FIGS. 4, 5, 6 and 7 are front views of a third, fourth, fifth and sixth embodiments of a postal stamp showing other variations in shapes and sizes of postal stamps, perforations and identifier marking locations;

FIG. 8 is a front view of an envelope showing the utilization of a postal stamp on the envelope; and

FIG. 9 is a front view of an envelope showing the utilization of a specifically coated postal stamp on an envelope.


A thin postal decal (stamp) 10, as shown in FIG. 1, is provided which is perforated at 13 into two separable pieces 11 and 12. The circular hole perforation 13 is shown in FIG. 1. Piece 11 of the decal (stamp) 10 is to include a customary picture, monetary value, and country or organization name.

Piece 12 carries markings which may be geometric in shape, e.g. rectangular or circular, where destination identifiers, e.g. zip codes, may be written by any ordinary person using the appropriate pen or pencil. This writing is such that it is readable back by an appropriate device.

Once the identifier is read and recognized by the appropriate sorting machine, the mail piece with that identifier can then be routed accordingly to its destination by first being collected in a marked container for further processing.

Both pieces 11 and 12 of the postal stamp 10 are coated on their back surfaces by the appropriate bonding material which may be wetted before affixing to the intended surface.

FIG. 2 displays the stamp of FIG. 1 after separation of piece 12 from the piece 11.

FIG. 3 shows another variation for the perforation 15 which requires more separation force than the perforation on the outer boundaries of the two pieces 11 and 12 of FIG. 1. This is introduced to help avoid separating part 12 from part 11 during the process of separating stamps from each other or from their original sheets.

FIG. 3 also shows a different arrangement 16 for the identifier boxes (markings) to allow larger number of digits or characters for the identifier code.

Other variations of the location of the perforation 17 and the identifier marking boxes 18 (19 in FIG. 5, 20 in FIG. 7) for other familiar shapes of stamps are shown in FIGS. 4, 5, 6 and 7.

In FIG. 8, there is shown an envelope with the stamp 10 being separated into two parts 11 and 12, one piece 12 of which is filled with the identifier code (99999) and gummed at the location where the destination code is usually written. This is to facilitate the sorting, if the scanning device is set to expect the destination identifier to be placed at a prescribed location on the envelope.

A second type of stamp 10 shown in FIG. 9 and disclosed herein is one with an identifier piece 12 which is coated on its surface with thin layer of magnetic or illuminating or coloring material which can be immediately detected by a corresponding reading machine. This detection may be in a manner so as to provide the detection machine with the orientation of the identifier piece 12, as referenced by a specific direction in space. Therefore the identifier piece 12 in this case may not necessarily be separated from piece 11. Furthermore, piece 12 together with piece 11 may be placed anywhere on the surface of the mailed item. Piece 12, therefore, need not be at the location where the destination identifier is usually expected.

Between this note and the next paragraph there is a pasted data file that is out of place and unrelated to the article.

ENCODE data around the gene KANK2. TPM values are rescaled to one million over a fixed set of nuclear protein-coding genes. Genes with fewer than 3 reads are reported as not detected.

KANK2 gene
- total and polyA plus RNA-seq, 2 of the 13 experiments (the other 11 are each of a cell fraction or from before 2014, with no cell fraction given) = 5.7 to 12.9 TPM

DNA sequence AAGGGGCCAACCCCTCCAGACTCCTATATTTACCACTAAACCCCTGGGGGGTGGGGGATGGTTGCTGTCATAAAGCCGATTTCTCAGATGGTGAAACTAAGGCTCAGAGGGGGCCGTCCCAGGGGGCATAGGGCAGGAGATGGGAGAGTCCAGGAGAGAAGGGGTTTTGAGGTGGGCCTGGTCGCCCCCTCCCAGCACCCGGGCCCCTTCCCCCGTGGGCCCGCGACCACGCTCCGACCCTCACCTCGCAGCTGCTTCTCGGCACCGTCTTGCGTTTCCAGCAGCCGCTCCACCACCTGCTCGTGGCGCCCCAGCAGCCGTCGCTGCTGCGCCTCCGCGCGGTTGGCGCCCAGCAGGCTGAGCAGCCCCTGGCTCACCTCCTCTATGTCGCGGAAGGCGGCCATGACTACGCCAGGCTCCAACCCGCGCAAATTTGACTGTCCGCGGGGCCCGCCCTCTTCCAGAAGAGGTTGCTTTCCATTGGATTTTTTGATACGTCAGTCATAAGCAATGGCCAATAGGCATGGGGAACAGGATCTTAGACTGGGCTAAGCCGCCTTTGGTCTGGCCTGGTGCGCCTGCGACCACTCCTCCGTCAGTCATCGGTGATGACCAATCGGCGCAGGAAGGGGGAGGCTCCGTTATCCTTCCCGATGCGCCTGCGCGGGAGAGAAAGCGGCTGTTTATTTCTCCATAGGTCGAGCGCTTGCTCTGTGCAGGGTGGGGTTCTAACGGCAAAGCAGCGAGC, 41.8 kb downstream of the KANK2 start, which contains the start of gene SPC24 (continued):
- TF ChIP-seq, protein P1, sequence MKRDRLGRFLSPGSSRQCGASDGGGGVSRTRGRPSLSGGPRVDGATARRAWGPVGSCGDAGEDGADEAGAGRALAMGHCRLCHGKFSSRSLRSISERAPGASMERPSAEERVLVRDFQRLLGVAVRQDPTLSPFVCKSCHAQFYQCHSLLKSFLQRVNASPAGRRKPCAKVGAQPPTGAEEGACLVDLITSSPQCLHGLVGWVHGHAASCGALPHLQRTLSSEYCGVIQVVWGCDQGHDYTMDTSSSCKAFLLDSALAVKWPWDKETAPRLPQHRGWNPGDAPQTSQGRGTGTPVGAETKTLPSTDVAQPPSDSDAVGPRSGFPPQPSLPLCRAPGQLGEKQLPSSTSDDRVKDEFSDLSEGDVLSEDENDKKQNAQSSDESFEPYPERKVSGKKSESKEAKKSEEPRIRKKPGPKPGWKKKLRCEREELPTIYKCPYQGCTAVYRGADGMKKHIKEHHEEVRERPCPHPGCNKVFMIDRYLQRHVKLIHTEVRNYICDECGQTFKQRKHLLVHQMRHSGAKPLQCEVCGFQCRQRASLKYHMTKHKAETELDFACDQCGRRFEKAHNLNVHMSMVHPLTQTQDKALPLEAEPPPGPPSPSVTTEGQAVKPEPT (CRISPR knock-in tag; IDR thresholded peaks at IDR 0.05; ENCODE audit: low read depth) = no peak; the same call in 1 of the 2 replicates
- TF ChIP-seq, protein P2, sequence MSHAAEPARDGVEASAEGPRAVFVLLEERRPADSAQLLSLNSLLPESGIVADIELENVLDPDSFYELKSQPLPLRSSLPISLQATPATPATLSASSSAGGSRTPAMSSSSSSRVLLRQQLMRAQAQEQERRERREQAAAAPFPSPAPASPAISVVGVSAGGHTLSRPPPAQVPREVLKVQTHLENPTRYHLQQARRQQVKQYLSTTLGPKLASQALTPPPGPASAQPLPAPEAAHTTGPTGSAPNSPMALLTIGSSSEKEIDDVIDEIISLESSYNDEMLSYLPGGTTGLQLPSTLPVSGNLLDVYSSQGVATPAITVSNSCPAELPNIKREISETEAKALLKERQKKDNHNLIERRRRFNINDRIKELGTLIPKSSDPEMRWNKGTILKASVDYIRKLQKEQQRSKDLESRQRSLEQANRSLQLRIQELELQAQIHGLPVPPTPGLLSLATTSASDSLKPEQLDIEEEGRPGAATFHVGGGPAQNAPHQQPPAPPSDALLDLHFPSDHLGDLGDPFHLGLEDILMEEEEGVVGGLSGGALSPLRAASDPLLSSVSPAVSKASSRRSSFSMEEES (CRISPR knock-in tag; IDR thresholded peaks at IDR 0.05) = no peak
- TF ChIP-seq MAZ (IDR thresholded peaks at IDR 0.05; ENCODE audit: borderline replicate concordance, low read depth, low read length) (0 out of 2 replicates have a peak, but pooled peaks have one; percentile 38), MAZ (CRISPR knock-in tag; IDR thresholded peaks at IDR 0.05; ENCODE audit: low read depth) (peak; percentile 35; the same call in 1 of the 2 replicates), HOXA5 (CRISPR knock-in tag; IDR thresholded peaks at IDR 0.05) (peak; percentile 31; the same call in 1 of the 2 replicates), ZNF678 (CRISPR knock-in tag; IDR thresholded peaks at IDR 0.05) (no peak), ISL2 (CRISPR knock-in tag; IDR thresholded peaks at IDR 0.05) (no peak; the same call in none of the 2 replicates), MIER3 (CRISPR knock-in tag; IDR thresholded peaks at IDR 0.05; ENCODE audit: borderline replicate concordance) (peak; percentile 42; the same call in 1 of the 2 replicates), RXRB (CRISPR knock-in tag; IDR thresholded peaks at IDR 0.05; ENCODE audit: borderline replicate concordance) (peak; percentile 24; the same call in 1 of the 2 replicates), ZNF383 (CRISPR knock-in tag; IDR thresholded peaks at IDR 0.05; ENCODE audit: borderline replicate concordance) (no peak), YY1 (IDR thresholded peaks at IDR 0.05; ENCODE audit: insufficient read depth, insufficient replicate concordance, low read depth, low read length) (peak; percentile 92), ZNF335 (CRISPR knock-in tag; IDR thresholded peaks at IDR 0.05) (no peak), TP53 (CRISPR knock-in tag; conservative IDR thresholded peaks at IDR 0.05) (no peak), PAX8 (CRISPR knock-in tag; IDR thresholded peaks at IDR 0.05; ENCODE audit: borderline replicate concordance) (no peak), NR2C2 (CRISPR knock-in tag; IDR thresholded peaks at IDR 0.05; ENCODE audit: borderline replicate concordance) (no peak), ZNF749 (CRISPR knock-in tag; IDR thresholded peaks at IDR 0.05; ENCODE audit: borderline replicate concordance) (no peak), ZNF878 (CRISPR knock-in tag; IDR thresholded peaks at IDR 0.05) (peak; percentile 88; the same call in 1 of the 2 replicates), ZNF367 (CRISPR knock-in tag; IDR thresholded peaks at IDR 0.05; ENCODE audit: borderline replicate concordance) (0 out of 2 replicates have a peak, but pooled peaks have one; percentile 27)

This special coating would trigger the scanning machine and send a signal to the machine that the identifier code was found at that location and should then be read. The identifier code itself may be written by an ordinary or special pen or pencil. FIG. 9 shows the stamp, not separated into two pieces, with the identifier boxes being filled with the destination code `99999`.

Patent Citations
Cited PatentFiling datePublication dateApplicantTitle
US1131464 *Sep 21, 1914Mar 9, 1915Willie O BesawPostage-stamp.
US3774758 *Feb 24, 1971Nov 27, 1973H SternbergMethod and aid for the automated sorting of mail by zip code
US3933094 *Nov 19, 1973Jan 20, 1976United States Envelope CompanySubstrate having colored indicia thereon for read-out by infrared scanning apparatus
Referenced by
Citing PatentFiling datePublication dateApplicantTitle
US4947333 *Nov 14, 1989Aug 7, 1990Pitney Bowes Inc.Batch mailing system
US5044669 *Jun 15, 1989Sep 3, 1991Berry Richard MStampable addressable self adhesive label
US5098130 *Oct 30, 1990Mar 24, 1992Ameer Mikhail GPostal stamp, and metering device thereof
US5114187 *Dec 27, 1990May 19, 1992Branch Thomas RBar coded laundry ticket
US5307423 *Jun 4, 1992Apr 26, 1994Digicomp Research CorporationMachine recognition of handwritten character strings such as postal zip codes or dollar amount on bank checks
US5848810 *Dec 4, 1995Dec 15, 1998Moore Business Forms, Inc.Printed labels for postal indicia
US5873605 *Jan 22, 1997Feb 23, 1999Kaplan; KennethPersonalized postal stamp
US6830795Aug 28, 2000Dec 14, 2004The Standard Register CompanyStripe coated linerless labels
US7127434 *Oct 8, 2003Oct 24, 2006Burningham Leonard WApparatus, system, and method for postage stamp generating
US20040112950 *Dec 12, 2002Jun 17, 2004Manduley Flavio M.Secure stamp system
US20050071296 *Sep 30, 2003Mar 31, 2005Robert LepkofkerCommemorative stamps and methods associated therewith
US20050080751 *Oct 8, 2003Apr 14, 2005Burningham Leonard W.Apparatus, system, and method for postage stamp generating
EP1068606A4 *May 7, 1999Jan 24, 2001Australian Postal CorpPersonalised stamps
WO1989001831A1 *Aug 11, 1988Mar 9, 1989Ameer Mikhail GPostal stamp, process, apparatus, and metering device thereof
U.S. Classification283/71, 283/81, 209/900
International ClassificationB07C3/18, G09F3/02
Cooperative ClassificationY10S209/90, G09F3/02, G09F2003/0285, B07C3/18
European ClassificationG09F3/02, B07C3/18
Legal Events
Sep 18, 1990ASAssignment
Owner name: CITIBANK, N.A., 399 PARK AVE., NEW YORK, NY 10043
Effective date: 19900725
Owner name: CITIBANK, N.A., NEW YORK
Effective date: 19900725
Jul 31, 1991REMIMaintenance fee reminder mailed
Sep 3, 1991SULPSurcharge for late payment
Sep 3, 1991FPAYFee payment
Year of fee payment: 4
Aug 8, 1995REMIMaintenance fee reminder mailed
Sep 28, 1995SULPSurcharge for late payment
Sep 28, 1995FPAYFee payment
Year of fee payment: 8
Jun 14, 1999FPAYFee payment
Year of fee payment: 12